I think of Spoofy. I think of the front bar in Puffa’s late on summer afternoons. Boys drinking West End from handles. No TAB or big screens. No pumping music. Just three coins, clasped behind the back. Not trying to win, but trying not to lose. Goose Mickan. Someone chirping, “Good call.”

The final moment and someone- hopefully not yourself, trudging off to buy for everyone like GS Chappell after his fifth consecutive duck. This, of course, all belongs spiritually to Whitey, the patron saint of Spoofy, or as he now calls it, “The Free Beer Game.”

This is the Kapunda Cricket Club.

*

And then, late afternoon somehow squeezing back into the HQ Holden as Chris Hayward once said, “Like ten pounds of spuds in a five-pound bag” we’d drive through the dusty warmth back home. This often included calling through a pub like the Greenock Tavern to get a long neck in a brown paper bag. One each for the journey.

Just as the drive to cricket could seem eternally long, as a seventeen-year-old the trip back home with a derro could be horribly brief as now within Kapunda’s town-limits you tried to gulp down the last of the beer. The HQ would swing into a park outside the Clare Castle Hotel, and you’d stare down the neck of the bottle, looking for the fish bones you’re sure are swimming about in there, wondering how the older blokes actually drank the stuff. Safely inside, after three schooners of Nugget’s finest, you’d recovered and all was fine. You were set.

This is the Kapunda Cricket Club.

*

It was a great night. There were stories from JL Mosey and Sarge Johnston and laughs and life memberships. Wayne Phillips made a funny speech in which he referenced Fatcat and IVA Richards and the beginning of his relationship with his wife which, in part, began atop Gundry’s Hill overlooking Kapunda.

After midnight, everyone drifts outside to the veranda. It seems like it’s only nine o’clock. There’s a looming full moon and the skittish clouds race across the velvet. After a blistering week, the cool change is arriving.

I call back into the club next morning on my way home and ask what time the celebration wound up. Matt says, “I left at ten to four and there were still about sixty here.” Impressive.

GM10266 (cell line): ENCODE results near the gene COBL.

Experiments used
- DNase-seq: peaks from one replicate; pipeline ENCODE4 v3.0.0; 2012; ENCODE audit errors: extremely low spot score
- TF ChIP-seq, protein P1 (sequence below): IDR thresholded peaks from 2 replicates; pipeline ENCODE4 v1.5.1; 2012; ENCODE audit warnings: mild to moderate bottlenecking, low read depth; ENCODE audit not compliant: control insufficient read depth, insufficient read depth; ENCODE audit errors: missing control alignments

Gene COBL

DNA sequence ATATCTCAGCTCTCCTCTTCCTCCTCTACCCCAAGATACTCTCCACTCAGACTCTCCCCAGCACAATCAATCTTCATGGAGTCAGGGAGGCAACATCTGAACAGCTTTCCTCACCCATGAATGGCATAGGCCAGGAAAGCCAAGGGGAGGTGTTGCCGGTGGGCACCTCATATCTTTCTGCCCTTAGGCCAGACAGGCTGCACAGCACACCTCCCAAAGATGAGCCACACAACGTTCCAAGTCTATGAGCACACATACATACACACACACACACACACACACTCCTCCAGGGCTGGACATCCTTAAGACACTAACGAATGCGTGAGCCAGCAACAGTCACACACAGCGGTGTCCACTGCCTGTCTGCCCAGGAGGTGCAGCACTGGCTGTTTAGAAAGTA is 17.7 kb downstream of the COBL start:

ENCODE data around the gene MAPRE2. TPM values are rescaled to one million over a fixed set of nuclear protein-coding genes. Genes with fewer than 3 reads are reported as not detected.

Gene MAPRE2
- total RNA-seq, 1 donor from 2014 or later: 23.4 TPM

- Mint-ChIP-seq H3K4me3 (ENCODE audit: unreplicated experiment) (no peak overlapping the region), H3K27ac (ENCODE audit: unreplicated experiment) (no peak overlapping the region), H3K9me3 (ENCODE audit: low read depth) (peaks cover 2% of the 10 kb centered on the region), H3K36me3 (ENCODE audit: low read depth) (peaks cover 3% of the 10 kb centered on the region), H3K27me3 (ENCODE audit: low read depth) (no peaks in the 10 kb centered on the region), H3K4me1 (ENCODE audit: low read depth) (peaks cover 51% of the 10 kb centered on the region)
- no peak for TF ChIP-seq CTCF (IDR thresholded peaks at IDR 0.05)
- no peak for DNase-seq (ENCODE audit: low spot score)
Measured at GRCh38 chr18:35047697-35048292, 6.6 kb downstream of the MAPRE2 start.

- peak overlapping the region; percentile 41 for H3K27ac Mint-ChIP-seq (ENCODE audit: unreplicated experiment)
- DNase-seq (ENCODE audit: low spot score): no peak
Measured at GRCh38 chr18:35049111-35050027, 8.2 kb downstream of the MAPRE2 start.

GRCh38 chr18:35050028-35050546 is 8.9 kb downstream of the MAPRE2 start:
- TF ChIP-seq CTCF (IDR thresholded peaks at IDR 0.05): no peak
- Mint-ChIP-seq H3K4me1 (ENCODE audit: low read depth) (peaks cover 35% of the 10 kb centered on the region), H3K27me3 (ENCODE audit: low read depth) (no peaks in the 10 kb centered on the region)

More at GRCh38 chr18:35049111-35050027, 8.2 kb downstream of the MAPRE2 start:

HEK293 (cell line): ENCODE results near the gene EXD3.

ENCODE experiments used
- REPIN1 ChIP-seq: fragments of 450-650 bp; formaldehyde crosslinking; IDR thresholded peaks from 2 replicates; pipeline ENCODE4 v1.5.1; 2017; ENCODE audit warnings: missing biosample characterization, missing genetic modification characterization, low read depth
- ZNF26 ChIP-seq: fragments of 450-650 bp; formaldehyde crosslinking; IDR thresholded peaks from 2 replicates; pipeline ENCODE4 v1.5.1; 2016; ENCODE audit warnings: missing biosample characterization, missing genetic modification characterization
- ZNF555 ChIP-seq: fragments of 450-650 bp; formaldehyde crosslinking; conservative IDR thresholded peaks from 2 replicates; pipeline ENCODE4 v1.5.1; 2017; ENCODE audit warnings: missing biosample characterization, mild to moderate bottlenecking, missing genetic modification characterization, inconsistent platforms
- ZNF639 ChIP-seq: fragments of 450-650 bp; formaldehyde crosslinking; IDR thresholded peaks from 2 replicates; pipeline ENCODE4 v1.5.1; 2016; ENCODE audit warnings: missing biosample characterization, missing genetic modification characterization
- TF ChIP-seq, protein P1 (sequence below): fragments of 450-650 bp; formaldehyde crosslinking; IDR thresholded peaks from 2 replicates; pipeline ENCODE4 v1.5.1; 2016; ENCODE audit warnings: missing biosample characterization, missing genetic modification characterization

Some nights the stories just won’t let you go to bed. There’s too much to say, too many hands to shake.

And, this is the Kapunda Cricket Club.

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KCC Rawadys Deli squashed into Holdens Jock McGregor six Craig Hutton hat trick Rocket Tanunda Light Pass tie Leo Carter trained at KHS Fergie and Phil Bob and Christmas Greg Chappell hat Greenock dozen runs Interest in Caulfield Cup Spoofy Long neck Old score books Flab in whites until Tuesday 298 Dean Waugh Flipper coach ASADA 29 NSW Fatcat can’t guarantee that After midnight migrate outside, looming moon and skittish clouds 4am sixty folk, stories stretch onKCC Rawadys Deli squashed into Holdens Jock McGregor six Craig Hutton hat trick Rocket Tanunda Light Pass tie Leo Carter trained at KHS Fergie and Phil Bob and Christmas Greg Chappell hat Greenock dozen runs Interest in Caulfield Cup Spoofy Long neck Old score books Flab in whites until Tuesday 298 Dean Waugh Flipper coach ASADA 29 NSW Fatcat can’t guarantee that After midnight migrate outside, looming moon and skittish clouds 4am sixty folk, stories stretch onKCC Rawadys Deli squashed into Holdens Jock McGregor six Craig Hutton hat trick Rocket Tanunda Light Pass tie Leo Carter trained at KHS Fergie and Phil Bob and Christmas Greg Chappell hat Greenock dozen runs Interest in Caulfield Cup Spoofy Long neck Old score books Flab in whites until Tuesday 298 Dean Waugh Flipper coach ASADA 29 NSW Fatcat can’t guarantee that After midnight migrate outside, looming moon and skittish clouds 4am sixty folk, stories stretch on